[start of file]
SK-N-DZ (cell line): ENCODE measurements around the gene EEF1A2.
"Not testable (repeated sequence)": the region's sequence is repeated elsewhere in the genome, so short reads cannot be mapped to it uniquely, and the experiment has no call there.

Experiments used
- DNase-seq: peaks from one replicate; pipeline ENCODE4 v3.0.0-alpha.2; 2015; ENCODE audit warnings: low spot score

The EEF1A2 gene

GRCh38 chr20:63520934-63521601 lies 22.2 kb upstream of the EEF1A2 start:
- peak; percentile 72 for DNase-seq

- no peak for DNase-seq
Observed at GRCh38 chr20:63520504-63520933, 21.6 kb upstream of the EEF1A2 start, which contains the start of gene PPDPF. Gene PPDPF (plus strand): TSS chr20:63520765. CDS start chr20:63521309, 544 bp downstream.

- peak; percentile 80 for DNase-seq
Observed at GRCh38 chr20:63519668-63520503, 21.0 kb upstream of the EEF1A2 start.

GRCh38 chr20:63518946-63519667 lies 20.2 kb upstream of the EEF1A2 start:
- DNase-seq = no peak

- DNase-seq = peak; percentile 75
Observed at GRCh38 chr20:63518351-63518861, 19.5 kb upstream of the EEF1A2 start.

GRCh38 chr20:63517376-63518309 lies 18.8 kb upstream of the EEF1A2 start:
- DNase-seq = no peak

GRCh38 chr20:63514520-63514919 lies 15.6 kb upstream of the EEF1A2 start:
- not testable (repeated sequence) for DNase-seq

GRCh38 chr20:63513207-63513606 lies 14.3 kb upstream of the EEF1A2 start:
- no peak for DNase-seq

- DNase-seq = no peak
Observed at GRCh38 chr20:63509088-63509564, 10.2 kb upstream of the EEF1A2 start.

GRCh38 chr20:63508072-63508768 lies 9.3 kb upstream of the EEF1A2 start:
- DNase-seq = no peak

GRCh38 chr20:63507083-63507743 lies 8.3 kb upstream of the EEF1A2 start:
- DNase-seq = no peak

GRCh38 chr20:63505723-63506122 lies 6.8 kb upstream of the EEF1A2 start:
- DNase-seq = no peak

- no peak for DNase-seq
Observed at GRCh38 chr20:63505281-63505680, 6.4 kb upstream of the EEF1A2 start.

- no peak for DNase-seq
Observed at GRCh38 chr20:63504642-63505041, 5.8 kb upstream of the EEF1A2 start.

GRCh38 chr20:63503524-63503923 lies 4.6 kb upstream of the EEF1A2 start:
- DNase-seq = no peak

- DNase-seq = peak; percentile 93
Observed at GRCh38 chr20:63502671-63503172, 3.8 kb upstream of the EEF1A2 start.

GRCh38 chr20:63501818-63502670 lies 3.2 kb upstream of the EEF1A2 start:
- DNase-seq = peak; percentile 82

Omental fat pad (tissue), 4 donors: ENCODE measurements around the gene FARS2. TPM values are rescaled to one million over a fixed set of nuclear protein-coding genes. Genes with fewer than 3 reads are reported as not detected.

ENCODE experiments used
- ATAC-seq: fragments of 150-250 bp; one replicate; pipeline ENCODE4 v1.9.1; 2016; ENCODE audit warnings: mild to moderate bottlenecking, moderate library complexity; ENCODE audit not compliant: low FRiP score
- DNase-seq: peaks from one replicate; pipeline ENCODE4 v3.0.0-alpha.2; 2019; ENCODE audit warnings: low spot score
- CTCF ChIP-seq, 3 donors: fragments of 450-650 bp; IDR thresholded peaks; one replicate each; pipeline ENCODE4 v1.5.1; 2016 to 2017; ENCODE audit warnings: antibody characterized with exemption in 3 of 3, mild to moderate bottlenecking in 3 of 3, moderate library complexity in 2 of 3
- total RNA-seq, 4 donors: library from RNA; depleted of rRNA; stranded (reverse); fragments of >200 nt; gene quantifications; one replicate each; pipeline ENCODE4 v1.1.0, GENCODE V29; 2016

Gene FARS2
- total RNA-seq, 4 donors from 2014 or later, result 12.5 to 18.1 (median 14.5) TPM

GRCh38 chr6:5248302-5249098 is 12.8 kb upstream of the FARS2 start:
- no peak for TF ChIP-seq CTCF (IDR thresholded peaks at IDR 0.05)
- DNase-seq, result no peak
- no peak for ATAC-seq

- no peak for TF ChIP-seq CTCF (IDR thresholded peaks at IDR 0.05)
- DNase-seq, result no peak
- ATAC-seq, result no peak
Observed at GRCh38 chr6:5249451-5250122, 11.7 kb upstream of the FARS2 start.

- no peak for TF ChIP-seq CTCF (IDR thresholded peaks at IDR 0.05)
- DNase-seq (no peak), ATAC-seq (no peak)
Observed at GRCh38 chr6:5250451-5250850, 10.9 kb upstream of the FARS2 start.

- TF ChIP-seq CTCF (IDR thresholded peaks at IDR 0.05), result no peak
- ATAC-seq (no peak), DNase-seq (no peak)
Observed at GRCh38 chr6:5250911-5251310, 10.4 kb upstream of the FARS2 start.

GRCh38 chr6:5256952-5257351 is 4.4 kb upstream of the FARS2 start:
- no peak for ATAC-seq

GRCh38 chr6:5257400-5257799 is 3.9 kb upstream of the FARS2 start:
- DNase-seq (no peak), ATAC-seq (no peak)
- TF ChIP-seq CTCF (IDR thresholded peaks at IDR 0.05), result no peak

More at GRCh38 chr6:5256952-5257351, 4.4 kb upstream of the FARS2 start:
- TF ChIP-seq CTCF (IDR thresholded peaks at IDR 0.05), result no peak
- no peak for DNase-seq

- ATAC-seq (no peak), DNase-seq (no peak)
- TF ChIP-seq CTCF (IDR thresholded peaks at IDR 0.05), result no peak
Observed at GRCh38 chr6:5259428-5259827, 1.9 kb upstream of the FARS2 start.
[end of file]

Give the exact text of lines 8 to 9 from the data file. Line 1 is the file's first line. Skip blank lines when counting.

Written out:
- no peak for DNase-seq
Observed at GRCh38 chr20:63520504-63520933, 21.6 kb upstream of the EEF1A2 start, which contains the start of gene PPDPF. Gene PPDPF (plus strand): TSS chr20:63520765. CDS start chr20:63521309, 544 bp downstream.